Lavender: Lavenders are similar to salamanders but have a platinum-lavender body with a butterfly pattern that has a ring of purple closest to the body followed by a ring of red.
Mustard Gas: The original Mustard gas bettas had a solid blue/greenish body and yellow fins but today the colors differ fish to fish. They are considered to be in the bicolored class.
<--This is actually a really good representation of a blue mustard gas!
Orange: In non-red bettas the red pigment is replaced by yellow. This is caused by the non-red gene (nr), which is recessive to the red gene. It results in orange bettas.
The Yellow Layer
- Yellow:Yellow bettas have no pigment in the three other layers and solid yellow pigment in the bottom layer. Sometimes there is some black pigment which results in "Pineapple" bettas (see below).
- Yellow based Patterns
Gold: A new strain of betta that appear "golden". They are yellow bettas with platinum iridescence.
Pineapple:"Pineapple" refers to yellow bettas that have black outlining around the scales on the body giving them the appearance of a pineapple.
Cellophane: Cellophane bettas are flesh colored bettas. They have no pigment at all but are not albinos as they do not have red eyes. Cellophane based marbles are very common; they have a flesh colored body with colored patches.
- Albino Bettas that lack all pigment, including in the iris resulting in red eyes. Albinism in bettas is extremely rare. Attempts to create albino strain usually result in fatal mutations. There are a few out there and they tend to sell for a few hundred dollars.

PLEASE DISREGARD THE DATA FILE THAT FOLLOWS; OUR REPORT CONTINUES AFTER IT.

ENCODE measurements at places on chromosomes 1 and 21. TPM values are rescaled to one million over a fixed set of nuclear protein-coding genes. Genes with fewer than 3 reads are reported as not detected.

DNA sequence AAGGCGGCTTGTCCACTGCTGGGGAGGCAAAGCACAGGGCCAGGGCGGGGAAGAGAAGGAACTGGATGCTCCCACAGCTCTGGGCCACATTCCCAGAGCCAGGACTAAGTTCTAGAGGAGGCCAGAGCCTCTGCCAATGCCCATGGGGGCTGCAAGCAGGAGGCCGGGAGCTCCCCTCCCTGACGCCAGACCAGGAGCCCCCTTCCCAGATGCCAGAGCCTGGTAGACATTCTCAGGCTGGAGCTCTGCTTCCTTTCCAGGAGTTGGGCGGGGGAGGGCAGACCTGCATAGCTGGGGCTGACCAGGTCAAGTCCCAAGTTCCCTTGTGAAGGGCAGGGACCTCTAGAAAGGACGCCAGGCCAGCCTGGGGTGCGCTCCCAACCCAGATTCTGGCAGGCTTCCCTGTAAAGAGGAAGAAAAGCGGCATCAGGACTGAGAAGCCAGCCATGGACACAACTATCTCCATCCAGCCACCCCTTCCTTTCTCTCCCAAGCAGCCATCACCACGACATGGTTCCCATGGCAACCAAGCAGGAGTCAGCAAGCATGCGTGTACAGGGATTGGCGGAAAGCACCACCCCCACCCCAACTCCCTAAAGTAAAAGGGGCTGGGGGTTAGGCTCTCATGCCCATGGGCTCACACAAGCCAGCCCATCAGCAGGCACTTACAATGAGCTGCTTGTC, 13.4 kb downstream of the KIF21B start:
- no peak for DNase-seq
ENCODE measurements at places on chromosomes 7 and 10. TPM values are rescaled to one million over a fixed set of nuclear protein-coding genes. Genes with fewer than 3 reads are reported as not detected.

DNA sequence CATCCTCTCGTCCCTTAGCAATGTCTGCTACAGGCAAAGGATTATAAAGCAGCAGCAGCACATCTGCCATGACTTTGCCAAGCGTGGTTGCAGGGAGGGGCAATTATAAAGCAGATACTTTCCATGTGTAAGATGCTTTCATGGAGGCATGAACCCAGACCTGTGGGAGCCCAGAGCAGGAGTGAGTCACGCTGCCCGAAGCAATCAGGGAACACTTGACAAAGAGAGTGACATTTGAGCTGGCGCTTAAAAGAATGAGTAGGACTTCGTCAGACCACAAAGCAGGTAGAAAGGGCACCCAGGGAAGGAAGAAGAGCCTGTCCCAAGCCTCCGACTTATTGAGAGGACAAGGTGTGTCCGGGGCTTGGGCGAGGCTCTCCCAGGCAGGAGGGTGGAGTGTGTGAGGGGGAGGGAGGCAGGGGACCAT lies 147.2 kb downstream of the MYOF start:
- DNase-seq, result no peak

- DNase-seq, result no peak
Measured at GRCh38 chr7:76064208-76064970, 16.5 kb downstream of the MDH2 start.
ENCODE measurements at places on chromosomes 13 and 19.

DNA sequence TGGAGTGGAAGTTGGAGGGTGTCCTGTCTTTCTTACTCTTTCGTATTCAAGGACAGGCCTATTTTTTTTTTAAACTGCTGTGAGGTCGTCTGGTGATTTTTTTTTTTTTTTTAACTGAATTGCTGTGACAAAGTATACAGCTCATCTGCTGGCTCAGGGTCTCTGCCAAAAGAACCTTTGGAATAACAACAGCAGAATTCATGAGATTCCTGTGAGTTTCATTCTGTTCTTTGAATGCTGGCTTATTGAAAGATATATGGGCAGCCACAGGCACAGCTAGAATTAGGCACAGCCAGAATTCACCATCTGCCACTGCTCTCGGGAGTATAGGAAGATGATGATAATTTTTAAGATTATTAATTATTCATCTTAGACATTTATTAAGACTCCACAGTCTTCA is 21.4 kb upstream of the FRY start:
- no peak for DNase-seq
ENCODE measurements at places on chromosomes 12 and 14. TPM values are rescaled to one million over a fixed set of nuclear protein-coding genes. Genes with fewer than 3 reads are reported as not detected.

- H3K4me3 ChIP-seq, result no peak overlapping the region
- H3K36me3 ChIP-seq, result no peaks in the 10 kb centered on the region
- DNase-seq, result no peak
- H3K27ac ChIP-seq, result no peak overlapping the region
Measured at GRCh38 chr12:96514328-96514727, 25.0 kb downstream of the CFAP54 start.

Marble: The true marble mutation is believed to have incomplete dominance and is extremely unpredictable. The pattern can change throughout the betta's life, which makes then interesting fish to keep. Some owners will freak when they see their fish form pale areas, especially around the head, and jump to medicate them only to find that it wasn't sick at all! Any fish can carry the marble mutation, even solid colored fish. There are also fish that are called marbles because of their mixture of colors but do not carry the marble gene. They are technically both considered marbles.
This betta is called a marble because of its color but may or may not carry the gene that caused color change.
This remarkable betta has the marble mutation.
- Marble Based Patterns
Tiger: These bettas have a rough stripe pattern. Usually there are not many stripes, maybe just one or two.
Koi: Usually a type of marble with a cellophane white body and red and/or black spots.